Outcome Driven Experiential Learning

Outcome Driven Experiential Learning - Journal of...

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Journal of Information Systems Education, Vol. 18(3) 329 Outcome-Driven Experiential Learning with Web 2.0 C. Derrick Huang Ravi S. Behara Department of Information Technology & Operations Management College of Business Florida Atlantic University Boca Raton, FL 33431 dhuang@fau.edu ABSTRACT Experiential learning, an effective pedagogical method in MIS and other business courses, has been limited by instructional formats and teaching resources. But with the advent of Web 2.0 and its rich set of social networking and mass authoring tools, a shift in learning structure in content, process, and outcome is emerging. In this paper, we propose an experience-based, outcome-driven pedagogical model that is particularly suited for MBA courses, and offer case studies to exemplify such implementations. We also discuss the advantages and challenges with this model based on our initial experience. Keywords : Experiential learning, Web 2.0, Outcome-driven learning model, MIS 1. INTRODUCTION Experience is a powerful medium for learning. Experiential learning, referring to the encounter that learners experience, has received much attention among scholars and practitioners as an effective way of instruction (Biggs, 2003; Kolb, 1984; Laurillard, 2002; Lave and Wenger, 1991; Schön, 1987). For business management programs and management information systems (MIS) curricula, schemes and media have been proposed to apply this methodology, such as case studies (Gackowski, 2003; Hackney et al., 2003; Kerr et al., 2003), games and simulations (Connoly and Stansfield, 2006; Nuldén and Scheepers, 2002), student-driven approach (McBride, 2005), and consulting projects and business plans (Huang, 2006; Tabor, 2005). Properly designed and executed, experiential learning can not only be used to supplement other teaching methods but play the main role of achieving desired outcome of a course. But due to many restrictions, not the least of which are the limited instructional resources offered by the traditional teaching environment, truly experience-based courses are difficult to implement. Addressing these limitations, such as reconciling the differences between online and classroom teaching (Buzzetto-More and Alad, 2006; Heinze and Procter, 2006; van der Rhee et al., 2007), often demands attention by instructors and distracts them from focusing on the truly important learning goals. In this paper, we propose a different approach to achieve experiential learning by taking advantage of tools made available by Web 2.0. With its many forms such as social networking and mass collaboration, Web 2.0 has had a great impact on the everyday life of people, the younger generation in North America in particular, and is slowly changing the way business is conducted. A few early adopters in education, recognizing the potential of Web 2.0 and its associated tools, have also incorporated the concepts and practices (Chaker, 2007; Turban et al., 2007). We argue that, when applied to business education and MIS courses, these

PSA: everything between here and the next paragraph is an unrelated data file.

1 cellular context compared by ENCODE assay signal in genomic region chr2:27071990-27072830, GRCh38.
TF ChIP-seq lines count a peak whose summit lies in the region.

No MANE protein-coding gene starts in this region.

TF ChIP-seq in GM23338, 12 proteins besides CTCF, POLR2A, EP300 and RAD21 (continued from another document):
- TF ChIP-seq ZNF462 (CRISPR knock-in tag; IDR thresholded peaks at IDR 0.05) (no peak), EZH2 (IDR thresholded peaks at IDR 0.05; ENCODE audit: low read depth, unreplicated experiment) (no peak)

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This note was uploaded on 12/17/2010 for the course MIS 301 taught by Professor Mccleod during the Spring '08 term at University of Texas at Austin.

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Outcome Driven Experiential Learning - Journal of...

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